Carbon Monoxide Emissions

Monitoring and Control of Carbon Monoxide Emissions in a Parking Structure

Carbon monoxide (CO) emissions from motor vehicles can have detrimental effects on the air quality inside subterranean parking garages. CO, an odorless, tasteless and colorless gas, is the leading cause of accidental poisoning deaths in the United States. The Centers for Disease Control estimates that CO poisoning claims nearly 500 lives and accounts for more than 15,000 visits to emergency rooms annually. When not properly ventilated, CO concentrations can build to toxic levels. Also when CO emissions fill a space, the oxygen in that space is depleted, causing asphyxiation.

In an underground parking garage without adequate ventilation, CO can easily exceed NIOSH and OSHA recommendations, and put workers, tenants and commuters at severe health and safety risks. Several states have passed laws to protect parking garage personnel from CO exposure.

Ventilation systems, therefore, are a must for today’s mixed use underground parking facilities, but they can be costly to operate 24 hours, seven days a week. This is why mechanical contractors and HVAC specialists are increasingly specifying CO monitoring and ventilations systems for both new and existing parking structures.

Carbon Monoxide Sensing Technologies

Not all CO sensors are alike. Electrochemical sensing technology provides many advantages over the older semiconductor (“solid state”) sensors or infrared sensors. Electrochemical sensors offer high resolution (≤ 0.5 ppm), a linear signal, long-term stability (≥5% over the lifetime of the sensor) and immunity to false alarms caused by “nuisance gases.”

The best CO sensing technologies will also alert facility and emergency personnel, via cell phone, in the case of dangerous concentrations of CO. Use of CO monitoring and ventilation can not only protect human health, but also can help prevent fire, as increased CO levels can sometimes predict the imminent threat of fire.

While inadequate ventilation can drastically increase the risks of liability, continuous operation of ventilation systems can be costly. To minimize heat loss in winter, as well as conserve energy used by the ventilation fan motors, some parking garage owners began to operate ventilation systems only during peak traffic times, that is, during the morning and evening rush hours. This, however, failed to take into account instances in which a car was left idling or parking patterns varied from the norm. This explains the growing trend toward installation of CO monitoring and ventilation control systems.

An Alternative to Continuous Ventilation

To minimize health and safety liability issues, some garage owners decided to simply run ventilation systems continuously, but this created other problems. Jeff Aiken, a project manager with Professional Mechanical Contractors, Inc., notes that continuous fan operation can mean continuous annoyance for tenants in apartments or condominiums close to fans. “CO emissions also create tremendous liability issues,” Aiken noted, “but continuous operation is not a good solution. Installing a gas detection solves this dilemma.”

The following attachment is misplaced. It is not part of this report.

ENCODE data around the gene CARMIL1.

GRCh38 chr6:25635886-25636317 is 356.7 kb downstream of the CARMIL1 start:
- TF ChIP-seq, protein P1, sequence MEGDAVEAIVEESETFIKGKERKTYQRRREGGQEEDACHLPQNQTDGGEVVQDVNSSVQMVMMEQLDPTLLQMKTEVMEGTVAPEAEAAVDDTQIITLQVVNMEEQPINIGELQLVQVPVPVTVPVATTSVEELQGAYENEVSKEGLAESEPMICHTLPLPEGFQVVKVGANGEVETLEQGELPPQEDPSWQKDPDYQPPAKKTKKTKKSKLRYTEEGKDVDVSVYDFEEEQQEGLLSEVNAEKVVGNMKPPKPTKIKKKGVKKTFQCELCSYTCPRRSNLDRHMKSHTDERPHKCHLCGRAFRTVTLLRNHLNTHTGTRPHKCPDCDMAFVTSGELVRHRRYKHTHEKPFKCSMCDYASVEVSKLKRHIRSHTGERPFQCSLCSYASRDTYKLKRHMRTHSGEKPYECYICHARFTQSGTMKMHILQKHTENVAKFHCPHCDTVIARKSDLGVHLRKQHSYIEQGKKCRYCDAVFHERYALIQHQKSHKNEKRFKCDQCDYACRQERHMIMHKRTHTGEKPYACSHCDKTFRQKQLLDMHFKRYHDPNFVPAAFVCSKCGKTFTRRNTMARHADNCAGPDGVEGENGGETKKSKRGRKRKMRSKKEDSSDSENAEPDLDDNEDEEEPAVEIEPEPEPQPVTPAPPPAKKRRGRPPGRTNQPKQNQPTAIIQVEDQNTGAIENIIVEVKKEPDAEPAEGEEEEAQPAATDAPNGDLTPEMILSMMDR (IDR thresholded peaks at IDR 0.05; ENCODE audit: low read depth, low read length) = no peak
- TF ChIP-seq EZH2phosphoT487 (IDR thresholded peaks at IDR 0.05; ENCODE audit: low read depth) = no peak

In response to the energy crisis in California in the 1980s, Conspec Controls developed a combined CO monitoring and ventilation system using electrochemical sensing technology. For maximum cost efficiency in new construction, the design should include an integrated CO monitoring and ventilation system.

The Conspec P2621 is often specified due to its large area of coverage. For instance, in a typical garage with ten-foot ceilings, one unit will cover 10,000 square feet, while competing systems require two units in the same space.

John Mitchell, president of Santee, who has been specifying and installing Conspec CO monitoring and ventilation systems for more than 20 years, described an instance in which continuous ventilation had other negative effects. In 18-story Los Angeles apartment building, residents on lower floors had complained of nausea and headaches. Upon investigation, Santee noted that old ventilation system, which had a rooftop intake, was blowing CO into the elevator shaft, which then acted like a pump, carrying a steady flow of CO to the lower floors. The problem was solved by installing a Conspec P2621-CO/VC.


After installation of the P2621-CO/VC, the ventilation system had to run only about 15% of the time. Aiken described another situation, in which an apartment located near ventilation fan motors created such noise that the apartment was not rentable until the gas detection units were installed. After installation, the noise was greatly decreased, as the fans ran only when the gas detection units signaled them to kick on. Soon after, the apartment was rented.

“The biggest thing you notice,” Aiken said, “is that you don’t notice anything — no stale smells from the garage and no noise from the ventilation system.” In many cases, installation of electrochemical CO monitoring and ventilation fan controls can save up to 85% in energy costs. Several years ago, Mitchell developed the following formula to estimate the cost savings that can be realized by installing the Conspec P2621 CO monitoring and ventilation system:

Cost Savings ($/yr) = 0.7457 × Hp × P × T × W × (1-S) × (1/E)


0.7457 = conversion factor, in horsepower to kilowatts
Hp = fan motor shaft horsepower (total for all fans)
P = price of electricity, in cents per kilowatt-hour
T = fan operating time without Conspec P2621, in hours per week)
W = weeks per year
S = fan operating time fraction with Conspec P2621
E = Fan motor efficiency

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